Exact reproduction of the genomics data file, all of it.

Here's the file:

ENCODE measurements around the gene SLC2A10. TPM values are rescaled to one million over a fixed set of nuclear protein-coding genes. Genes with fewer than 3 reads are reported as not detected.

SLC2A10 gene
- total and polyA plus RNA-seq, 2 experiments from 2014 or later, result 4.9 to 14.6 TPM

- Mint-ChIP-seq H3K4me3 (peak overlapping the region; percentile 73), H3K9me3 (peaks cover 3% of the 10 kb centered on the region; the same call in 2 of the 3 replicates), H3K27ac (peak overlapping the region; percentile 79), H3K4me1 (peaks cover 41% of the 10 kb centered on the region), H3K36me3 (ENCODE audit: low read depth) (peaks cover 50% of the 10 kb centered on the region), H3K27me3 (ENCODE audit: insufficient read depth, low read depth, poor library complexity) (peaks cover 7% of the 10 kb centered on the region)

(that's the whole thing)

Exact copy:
ENCODE measurements around the gene SLC2A10. TPM values are rescaled to one million over a fixed set of nuclear protein-coding genes. Genes with fewer than 3 reads are reported as not detected.

SLC2A10 gene
- total and polyA plus RNA-seq, 2 experiments from 2014 or later, result 4.9 to 14.6 TPM

- Mint-ChIP-seq H3K4me3 (peak overlapping the region; percentile 73), H3K9me3 (peaks cover 3% of the 10 kb centered on the region; the same call in 2 of the 3 replicates), H3K27ac (peak overlapping the region; percentile 79), H3K4me1 (peaks cover 41% of the 10 kb centered on the region), H3K36me3 (ENCODE audit: low read depth) (peaks cover 50% of the 10 kb centered on the region), H3K27me3 (ENCODE audit: insufficient read depth, low read depth, poor library complexity) (peaks cover 7% of the 10 kb centered on the region)